Money Down Drain

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The average American uses 156 gallons of water a day. To put that into perspective, that’s double what the typical French person uses and quadruple what the average person uses in India. So unless you’re a card-carrying climate activist who embraced three-minute showers years ago, chances are that you can cut back — for your wallet and the planet. But before we get into how you can reduce your bill, we’ll explain why it might be expensive.

5 Common Reasons Why Your Water Bill Is So High

  • You have a leak.

If your water bill tripled in one month, chances are you’ve got a leak. A leaky toilet that runs after being flushed is one of the most common culprits, though dripping faucets, faulty irrigation systems, and leaky washing machines and appliances are common causes, too.

  • You’re wasting water.

The United States has one of the biggest water footprints in the world. Given Americans’ outsize water use, it’s likely that your high water bill could simply be because you’re using too much.

  • Your water rates changed.

Have you checked your water rates recently? If your bill is larger this month, it could be that your local utility has adjusted its prices. Read your bill carefully to see if there’s been a rate change, or contact your utility directly.

  • Your water softener is broken.

Water softening systems cyclically backwash themselves with fresh water in a process called regeneration. If this system is faulty, then backwash water will continually flow into the sewage system. Inspect your softener to make sure it’s not regenerating too often.

  • Your water meter is broken.

Assuming you’ve exhausted all other possibilities and your water bill remains high, you could have a faulty water meter on your hands. To check if it’s broken, turn off your water and see if the meter still shows that water is flowing.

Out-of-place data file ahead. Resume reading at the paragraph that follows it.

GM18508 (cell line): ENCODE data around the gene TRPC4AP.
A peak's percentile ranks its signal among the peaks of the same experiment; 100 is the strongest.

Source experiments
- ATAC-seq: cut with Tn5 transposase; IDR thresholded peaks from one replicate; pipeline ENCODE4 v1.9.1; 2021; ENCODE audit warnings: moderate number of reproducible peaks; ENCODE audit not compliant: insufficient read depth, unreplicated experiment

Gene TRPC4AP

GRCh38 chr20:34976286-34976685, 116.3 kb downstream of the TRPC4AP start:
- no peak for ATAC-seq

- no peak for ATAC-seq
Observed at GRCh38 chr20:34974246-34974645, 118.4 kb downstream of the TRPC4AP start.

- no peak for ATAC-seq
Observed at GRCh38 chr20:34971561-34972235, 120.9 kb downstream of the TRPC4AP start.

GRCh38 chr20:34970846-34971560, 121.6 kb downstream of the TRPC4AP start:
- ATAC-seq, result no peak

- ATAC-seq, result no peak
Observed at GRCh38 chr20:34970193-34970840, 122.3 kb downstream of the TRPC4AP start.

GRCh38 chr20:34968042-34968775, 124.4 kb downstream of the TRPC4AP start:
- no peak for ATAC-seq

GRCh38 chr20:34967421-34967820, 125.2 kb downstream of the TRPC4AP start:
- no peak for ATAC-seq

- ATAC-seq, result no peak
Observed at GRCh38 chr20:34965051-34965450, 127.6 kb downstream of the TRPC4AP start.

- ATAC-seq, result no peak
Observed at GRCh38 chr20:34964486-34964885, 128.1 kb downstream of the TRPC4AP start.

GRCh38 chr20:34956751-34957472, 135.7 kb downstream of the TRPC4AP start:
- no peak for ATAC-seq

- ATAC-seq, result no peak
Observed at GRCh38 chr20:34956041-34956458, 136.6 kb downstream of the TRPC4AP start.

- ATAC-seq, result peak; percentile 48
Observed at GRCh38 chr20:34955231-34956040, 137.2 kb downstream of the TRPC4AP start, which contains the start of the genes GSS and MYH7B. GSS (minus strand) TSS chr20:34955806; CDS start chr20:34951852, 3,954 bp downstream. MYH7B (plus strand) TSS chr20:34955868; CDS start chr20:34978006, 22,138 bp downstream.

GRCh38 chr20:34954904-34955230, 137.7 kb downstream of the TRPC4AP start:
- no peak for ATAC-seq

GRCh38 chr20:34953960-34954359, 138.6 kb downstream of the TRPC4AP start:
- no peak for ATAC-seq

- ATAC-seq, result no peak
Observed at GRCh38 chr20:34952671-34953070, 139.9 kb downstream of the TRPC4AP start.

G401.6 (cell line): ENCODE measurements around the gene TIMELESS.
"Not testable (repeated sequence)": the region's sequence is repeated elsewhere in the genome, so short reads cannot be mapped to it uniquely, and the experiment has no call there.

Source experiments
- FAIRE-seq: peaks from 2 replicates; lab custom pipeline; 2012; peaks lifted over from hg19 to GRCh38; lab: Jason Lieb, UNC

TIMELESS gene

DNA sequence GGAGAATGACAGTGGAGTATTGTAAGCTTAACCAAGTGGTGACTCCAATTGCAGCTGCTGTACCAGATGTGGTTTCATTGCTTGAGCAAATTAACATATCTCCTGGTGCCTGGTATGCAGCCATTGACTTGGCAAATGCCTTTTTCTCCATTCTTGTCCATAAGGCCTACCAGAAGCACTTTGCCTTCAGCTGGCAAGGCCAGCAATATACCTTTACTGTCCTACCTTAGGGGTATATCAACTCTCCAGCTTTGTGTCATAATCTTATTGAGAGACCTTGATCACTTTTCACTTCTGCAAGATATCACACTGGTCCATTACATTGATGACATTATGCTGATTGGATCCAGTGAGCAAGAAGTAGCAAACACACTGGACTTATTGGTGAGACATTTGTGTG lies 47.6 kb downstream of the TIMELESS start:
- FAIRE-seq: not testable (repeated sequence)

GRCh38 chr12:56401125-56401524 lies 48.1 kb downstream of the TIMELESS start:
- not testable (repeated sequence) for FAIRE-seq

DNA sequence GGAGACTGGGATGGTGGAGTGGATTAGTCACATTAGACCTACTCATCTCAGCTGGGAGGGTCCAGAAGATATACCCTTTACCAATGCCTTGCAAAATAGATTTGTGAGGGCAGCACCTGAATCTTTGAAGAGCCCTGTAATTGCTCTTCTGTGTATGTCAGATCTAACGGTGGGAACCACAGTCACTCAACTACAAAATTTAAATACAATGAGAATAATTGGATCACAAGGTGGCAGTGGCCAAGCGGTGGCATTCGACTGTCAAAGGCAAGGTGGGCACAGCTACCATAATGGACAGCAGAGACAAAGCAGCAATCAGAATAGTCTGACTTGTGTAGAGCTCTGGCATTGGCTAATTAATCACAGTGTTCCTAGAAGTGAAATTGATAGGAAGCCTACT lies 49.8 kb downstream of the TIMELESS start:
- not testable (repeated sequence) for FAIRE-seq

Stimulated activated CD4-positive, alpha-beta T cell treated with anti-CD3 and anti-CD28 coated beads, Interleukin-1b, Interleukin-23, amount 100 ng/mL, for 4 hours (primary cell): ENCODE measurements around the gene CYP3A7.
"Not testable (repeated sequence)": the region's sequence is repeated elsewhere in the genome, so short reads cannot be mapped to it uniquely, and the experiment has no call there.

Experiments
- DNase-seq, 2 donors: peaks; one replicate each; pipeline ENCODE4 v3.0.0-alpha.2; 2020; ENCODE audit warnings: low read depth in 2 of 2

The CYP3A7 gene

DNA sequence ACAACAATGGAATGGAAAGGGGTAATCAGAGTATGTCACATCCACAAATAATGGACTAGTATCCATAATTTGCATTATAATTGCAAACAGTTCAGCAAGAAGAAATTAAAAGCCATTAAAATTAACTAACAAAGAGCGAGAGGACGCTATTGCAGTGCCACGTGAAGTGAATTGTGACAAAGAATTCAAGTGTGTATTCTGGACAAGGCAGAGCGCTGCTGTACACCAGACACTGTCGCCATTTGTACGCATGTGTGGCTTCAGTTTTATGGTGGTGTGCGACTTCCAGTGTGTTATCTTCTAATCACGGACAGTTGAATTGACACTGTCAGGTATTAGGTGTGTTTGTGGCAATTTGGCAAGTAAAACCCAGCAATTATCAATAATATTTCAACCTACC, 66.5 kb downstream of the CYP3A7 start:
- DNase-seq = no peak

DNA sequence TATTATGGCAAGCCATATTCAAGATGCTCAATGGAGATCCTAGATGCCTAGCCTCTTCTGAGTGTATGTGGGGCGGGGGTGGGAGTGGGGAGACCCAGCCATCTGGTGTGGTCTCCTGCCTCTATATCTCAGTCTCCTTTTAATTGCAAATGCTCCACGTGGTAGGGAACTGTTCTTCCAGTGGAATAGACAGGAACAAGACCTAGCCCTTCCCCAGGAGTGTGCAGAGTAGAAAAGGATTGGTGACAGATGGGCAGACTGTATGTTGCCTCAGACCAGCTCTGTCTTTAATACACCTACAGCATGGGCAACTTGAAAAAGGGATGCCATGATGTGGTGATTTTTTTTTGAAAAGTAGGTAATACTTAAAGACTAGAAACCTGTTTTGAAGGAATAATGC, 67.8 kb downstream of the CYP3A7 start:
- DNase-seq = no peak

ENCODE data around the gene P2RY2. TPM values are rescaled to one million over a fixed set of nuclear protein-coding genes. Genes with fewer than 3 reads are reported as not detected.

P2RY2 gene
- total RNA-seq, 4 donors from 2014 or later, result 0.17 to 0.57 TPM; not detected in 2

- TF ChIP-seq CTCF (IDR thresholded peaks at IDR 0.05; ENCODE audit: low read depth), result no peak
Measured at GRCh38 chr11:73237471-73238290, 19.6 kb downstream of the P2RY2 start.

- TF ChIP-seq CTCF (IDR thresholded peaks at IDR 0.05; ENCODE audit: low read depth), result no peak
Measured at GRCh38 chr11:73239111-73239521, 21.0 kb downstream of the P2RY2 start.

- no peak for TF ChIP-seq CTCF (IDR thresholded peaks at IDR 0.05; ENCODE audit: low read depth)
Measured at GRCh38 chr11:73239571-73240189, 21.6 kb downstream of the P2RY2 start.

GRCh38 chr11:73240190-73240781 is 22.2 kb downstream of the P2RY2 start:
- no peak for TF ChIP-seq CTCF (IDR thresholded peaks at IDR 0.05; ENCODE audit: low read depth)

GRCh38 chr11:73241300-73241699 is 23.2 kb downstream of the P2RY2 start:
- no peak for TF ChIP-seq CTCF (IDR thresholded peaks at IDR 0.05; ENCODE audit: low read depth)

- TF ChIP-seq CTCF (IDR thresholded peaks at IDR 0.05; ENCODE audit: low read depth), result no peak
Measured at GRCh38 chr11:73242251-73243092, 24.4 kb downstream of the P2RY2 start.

Gallery: 7 Things Americans Waste Their Money On, According to Thrifty Redditors

How To Lower Your Water Bill

  • Be mindful of your water usage.

Don’t leave the faucet running while you brush your teeth, and when you bathe and shower, try to use less water. While these may seem like small gestures, they can add up to considerable savings.

  • Use high-efficiency toilets, faucets, appliances etc.

According to the Environmental Protection Agency, toilets account for nearly 30 percent of water usage in the home. Instead of simply cutting back on your flushes — a disgusting prospect for some — you can install a low-flow toilet along with other efficient appliances.

  • Use the dishwasher.

Washing dishes by hand uses nine times more water than a dishwasher, according to the Natural Resources Defense Council. To save even more water, scrape off food scraps instead of rinsing dishes.

  • Plant drought-resistant plants.

Outdoor water use is behind 30% of a household's total use, the EPA reports. Reduce that number by planting native, drought-resistant plants and ditching your lawn entirely.

  • Install drip irrigation.

Drip irrigation systems are far more efficient than other forms of watering, as they reduce runoff and evaporation. Save time and money by setting up an automatic watering system.

What If I Can’t Afford My Bill?

If you can’t afford to pay your utility bill, look into getting help from government assistance programs or charities. On a federal level, the Low Income Home Energy Assistance Program (LIHEAP) offers help, though you should also check with your local utility for assistance. Since completely blowing off your bill could end your service or damage your credit, you shouldn’t hesitate to find an alternative.

The Bottom Line

The amount of water Americans use is astounding. Whether you’re looking to cut back for environmental or financial reasons, there are plenty of low-effort ways to reduce water consumption without spending extra money. Of course, water usage is also a systemic issue that demands that we hold agriculture and big business accountable.

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